Is it time to buy a Smart Lock? 5 Smart Locks Reviewed

Today on the hookup we’re going to cover a slightly controversial subject, smart door locks, and whether they pose a security risk to your home. We’re going to take a look at some of the most popular and anticipated smart locks on the market today and figure out if any of them have a place in your smart home.

Your home should be the place where you feel the safest, and technology should increase that feeling of safety, not decrease it.  Adding cameras allows you to keep a watchful eye, and sensors give you insight into of what’s happening, even when you’re away.  However, when these services are compromised and bad actors are able to again access, the invasion of privacy can make you feel more unsafe than ever.  It’s this underlying uncertainty of security that makes people reluctant to modify the most basic security device in any house: the door lock.  In this video, I’ll show you that a smart door locks, when implemented properly actually significantly increases the safety and security of your home and have virtually zero risk of being remotely compromised.

In this video I’m going to test out 5 of the most popular and anticipated smart locks on the market.  From least expensive to most, we’ve got the $89 Wyze lock, the $160 Kwikset 914, the $190 Yale Assure, the $210 Kwikset Smartcode 916, and the $229 Alfred Locks DB2.

Kwikset 916 (My personal pick): https://amzn.to/2VmUKLi
Yale Assure (Best Overall Value): https://amzn.to/38Z6WWl
Wyze Lock: https://wyze.com/wyzelock.html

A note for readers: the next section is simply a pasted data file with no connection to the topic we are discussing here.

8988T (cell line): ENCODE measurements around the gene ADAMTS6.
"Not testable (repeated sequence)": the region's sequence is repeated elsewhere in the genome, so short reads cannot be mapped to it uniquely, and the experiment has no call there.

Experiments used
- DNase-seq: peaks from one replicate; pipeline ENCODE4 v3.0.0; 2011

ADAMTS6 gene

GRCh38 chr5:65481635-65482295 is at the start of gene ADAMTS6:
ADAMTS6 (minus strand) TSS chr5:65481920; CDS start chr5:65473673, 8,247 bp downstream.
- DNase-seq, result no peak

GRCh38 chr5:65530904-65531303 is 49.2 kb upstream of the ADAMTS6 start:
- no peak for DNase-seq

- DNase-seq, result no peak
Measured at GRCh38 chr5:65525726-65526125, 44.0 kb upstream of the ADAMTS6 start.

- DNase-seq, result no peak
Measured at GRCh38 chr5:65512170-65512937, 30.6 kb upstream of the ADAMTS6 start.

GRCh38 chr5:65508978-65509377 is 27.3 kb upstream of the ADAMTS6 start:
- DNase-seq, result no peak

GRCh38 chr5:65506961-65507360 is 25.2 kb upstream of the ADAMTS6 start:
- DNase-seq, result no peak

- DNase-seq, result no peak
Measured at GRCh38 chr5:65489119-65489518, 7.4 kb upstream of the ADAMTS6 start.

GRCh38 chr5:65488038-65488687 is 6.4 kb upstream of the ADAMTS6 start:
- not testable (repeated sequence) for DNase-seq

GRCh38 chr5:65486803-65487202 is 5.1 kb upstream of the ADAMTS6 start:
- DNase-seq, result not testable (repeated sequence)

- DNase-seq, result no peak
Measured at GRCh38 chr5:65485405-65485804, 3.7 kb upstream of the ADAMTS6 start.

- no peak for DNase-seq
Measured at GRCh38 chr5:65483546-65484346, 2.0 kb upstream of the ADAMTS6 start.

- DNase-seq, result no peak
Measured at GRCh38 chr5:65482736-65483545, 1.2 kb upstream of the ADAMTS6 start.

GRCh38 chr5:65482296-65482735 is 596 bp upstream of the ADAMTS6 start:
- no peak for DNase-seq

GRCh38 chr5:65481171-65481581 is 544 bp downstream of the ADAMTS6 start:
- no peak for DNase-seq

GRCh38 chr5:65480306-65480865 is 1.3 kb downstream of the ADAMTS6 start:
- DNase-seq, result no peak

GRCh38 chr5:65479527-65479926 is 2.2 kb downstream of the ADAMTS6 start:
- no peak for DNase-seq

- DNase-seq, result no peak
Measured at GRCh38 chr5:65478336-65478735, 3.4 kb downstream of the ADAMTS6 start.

Kwikset 914: https://amzn.to/390T0va
Alfred DB2: https://amzn.to/2ThU4Ea

At this point, all smartlocks on the market should be able to deliver on a few key features:

Number 1: Installation is fairly simple requiring a Philips head screwdriver and about 15 minutes of your time.

Number 2: All these locks maintain manual control from the inside of your house.

And number 3: These locks can provide with additional information about the state and history of the lock to give more peace of mind.

Lets start with a quick comparison of the key differences of these locks.  The Wyze lock and the Kwikset 914 maintain a more traditional look by only having a keyway visible from the outside,  while the Yale assure, Kwikset smartcode 916 and Alfred DB2 all have external keypads for keyless entry.  You can see that the specific version of the Alfred DB2 that I tested doesn’t have a traditional key, but Alfred does offer a keyed version, and similarly the Yale and Kwikset are available in non-keyed touchpad only varieties.  The Wyze lock is a bit of a hybrid because it has an optional remote keypad that can be installed on or next to your door to add pin code functionality if desired.